Verse > Anthologies > Ralph Waldo Emerson, ed. > Parnassus: An Anthology of Poetry
Ralph Waldo Emerson, comp. (1803–1882).  Parnassus: An Anthology of Poetry.  1880.
Clarence’s Dream
By William Shakespeare (1564–1616)
(See full text.)

  Clarence.—O, I have passed a miserable night,
So full of fearful dreams, of ugly sights,
That, as I am a Christian faithful man,
I would not spend another such a night,
Though ’twere to buy a world of happy days;        5
So full of dismal terror was the time.
  Brakenbury.—What was your dream, my lord? I pray you, tell me.
  Clar.—Methought that I had broken from the Tower,
And was embarked to cross to Burgundy;
And in my company, my brother Gloster:        10
Who from my cabin, tempted me to walk
Upon the hatches: thence we looked toward England,
And cited up a thousand heavy times,
During the wars of York and Lancaster
That had befallen us. As we paced along        15
Upon the giddy footing of the hatches,
Methought that Gloster stumbled; and, in falling,
Struck me, that thought to stay him, overboard,
Into the tumbling billows of the main.
O heaven! methought what pain it was to drown!        20
What dreadful noise of water in mine ears!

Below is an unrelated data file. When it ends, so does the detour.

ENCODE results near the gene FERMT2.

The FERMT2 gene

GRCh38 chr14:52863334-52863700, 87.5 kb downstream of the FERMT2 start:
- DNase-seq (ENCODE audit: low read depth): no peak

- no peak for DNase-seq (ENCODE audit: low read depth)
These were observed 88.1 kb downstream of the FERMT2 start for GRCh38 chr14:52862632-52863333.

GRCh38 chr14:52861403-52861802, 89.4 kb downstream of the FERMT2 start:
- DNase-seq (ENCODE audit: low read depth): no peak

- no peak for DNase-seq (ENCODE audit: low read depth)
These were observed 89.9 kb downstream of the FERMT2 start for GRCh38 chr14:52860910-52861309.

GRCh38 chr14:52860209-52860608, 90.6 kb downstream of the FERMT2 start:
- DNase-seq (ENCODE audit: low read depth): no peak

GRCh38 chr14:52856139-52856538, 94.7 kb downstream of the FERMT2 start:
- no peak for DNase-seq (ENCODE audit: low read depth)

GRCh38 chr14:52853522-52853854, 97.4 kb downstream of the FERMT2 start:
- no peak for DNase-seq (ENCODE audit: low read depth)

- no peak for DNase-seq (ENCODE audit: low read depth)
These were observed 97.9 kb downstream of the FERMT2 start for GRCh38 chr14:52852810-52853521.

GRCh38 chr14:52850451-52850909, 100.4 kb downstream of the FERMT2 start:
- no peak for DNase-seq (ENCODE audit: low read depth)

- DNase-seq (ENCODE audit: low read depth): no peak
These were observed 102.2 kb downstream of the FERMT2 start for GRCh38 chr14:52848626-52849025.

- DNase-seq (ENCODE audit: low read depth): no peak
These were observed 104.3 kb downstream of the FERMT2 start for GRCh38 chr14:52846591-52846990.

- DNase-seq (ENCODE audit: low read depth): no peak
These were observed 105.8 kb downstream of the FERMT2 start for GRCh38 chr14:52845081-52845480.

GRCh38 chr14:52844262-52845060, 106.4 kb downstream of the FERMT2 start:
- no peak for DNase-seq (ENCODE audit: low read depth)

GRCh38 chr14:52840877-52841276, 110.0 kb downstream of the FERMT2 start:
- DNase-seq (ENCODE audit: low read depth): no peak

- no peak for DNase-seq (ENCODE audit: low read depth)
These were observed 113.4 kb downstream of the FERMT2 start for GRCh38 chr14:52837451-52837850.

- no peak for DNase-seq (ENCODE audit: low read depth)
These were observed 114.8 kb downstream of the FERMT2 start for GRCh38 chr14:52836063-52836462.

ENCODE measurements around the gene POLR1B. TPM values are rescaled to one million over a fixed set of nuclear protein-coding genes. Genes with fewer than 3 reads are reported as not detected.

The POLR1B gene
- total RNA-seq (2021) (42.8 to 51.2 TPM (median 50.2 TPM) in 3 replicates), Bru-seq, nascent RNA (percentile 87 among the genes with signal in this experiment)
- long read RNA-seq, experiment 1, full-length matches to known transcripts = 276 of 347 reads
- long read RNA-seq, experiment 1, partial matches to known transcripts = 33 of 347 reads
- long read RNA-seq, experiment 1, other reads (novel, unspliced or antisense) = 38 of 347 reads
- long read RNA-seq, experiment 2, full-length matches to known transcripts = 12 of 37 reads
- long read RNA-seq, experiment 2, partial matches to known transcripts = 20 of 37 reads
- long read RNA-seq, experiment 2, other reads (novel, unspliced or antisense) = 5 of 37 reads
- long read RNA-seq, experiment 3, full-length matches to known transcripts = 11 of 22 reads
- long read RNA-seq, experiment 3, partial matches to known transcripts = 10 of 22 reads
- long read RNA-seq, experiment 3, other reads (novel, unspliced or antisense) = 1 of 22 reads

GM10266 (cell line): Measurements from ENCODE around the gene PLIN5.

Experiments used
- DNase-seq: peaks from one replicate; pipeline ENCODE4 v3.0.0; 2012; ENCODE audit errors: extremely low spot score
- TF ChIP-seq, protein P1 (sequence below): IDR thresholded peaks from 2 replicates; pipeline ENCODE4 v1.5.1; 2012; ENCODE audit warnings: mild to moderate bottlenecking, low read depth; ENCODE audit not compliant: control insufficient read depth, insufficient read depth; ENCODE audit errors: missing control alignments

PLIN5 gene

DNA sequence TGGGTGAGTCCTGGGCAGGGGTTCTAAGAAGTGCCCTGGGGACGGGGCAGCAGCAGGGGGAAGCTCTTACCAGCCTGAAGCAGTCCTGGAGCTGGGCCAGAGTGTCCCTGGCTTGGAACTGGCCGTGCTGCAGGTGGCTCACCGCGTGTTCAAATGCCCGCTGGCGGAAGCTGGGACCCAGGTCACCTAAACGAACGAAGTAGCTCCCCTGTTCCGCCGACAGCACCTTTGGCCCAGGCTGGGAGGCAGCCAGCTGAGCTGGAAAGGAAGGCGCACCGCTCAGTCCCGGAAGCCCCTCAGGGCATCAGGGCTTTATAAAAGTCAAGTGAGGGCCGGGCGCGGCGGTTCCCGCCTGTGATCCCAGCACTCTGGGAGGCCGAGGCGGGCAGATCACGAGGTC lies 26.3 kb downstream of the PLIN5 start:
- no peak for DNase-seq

What sights of ugly death within mine eyes!
Methought I saw a thousand fearful wrecks;
A thousand men, that fishes gnawed upon;
Wedges of gold, great anchors, heaps of pearl,        25
Inestimable stones, unvalued jewels,
  All scattered in the bottom of the sea.
Some lay in dead men’s skulls; and in those holes
Where eyes did once inhabit, there were crept
(As ’twere in scorn of eyes) reflecting gems,        30
That wooed the slimy bottom of the deep,
And mocked the dead bones that lay scattered by.
  Brak.—Had you such leisure in the time of death
To gaze upon these secrets of the deep?
  Clar.—Methought I had: and often did I strive        35
To yield the ghost: but still the envious flood
Kept in my soul, and would not let it forth
To seek the empty, vast, and wandering air;
But smothered it within my panting bulk,
Which almost burst to belch it in the sea.        40
  Brak.—Awaked you not with this sore agony?
  Clar.—O, no, my dream was lengthened after life,
O, then began the tempest to my soul!
I passed, methought, the melancholy flood,
With that grim ferryman which poets write of,        45
Unto the kingdom of perpetual night.
The first that there did greet my stranger soul,
Was my great father-in-law, renowned Warwick,
Who cried aloud,—“What scourge for perjury
Can this dark monarchy afford false Clarence?”        50
And so he vanished: then came wandering by
A shadow like an angel, with bright hair
Dabbled in blood; and he shrieked out aloud,—
“Clarence is come,—false, fleeting, perjured Clarence,—
That stabbed me in the field by Tewksbury;—        55
Seize on him, Furies, take him to your torments!”
With that, methought, a legion of foul fiends
Environed me, and howlèd in mine ears
Such hideous cries, that with the very noise,
I trembling waked, and, for a season after,        60
Could not believe but that I was in hell,
Such terrible impression made my dream.

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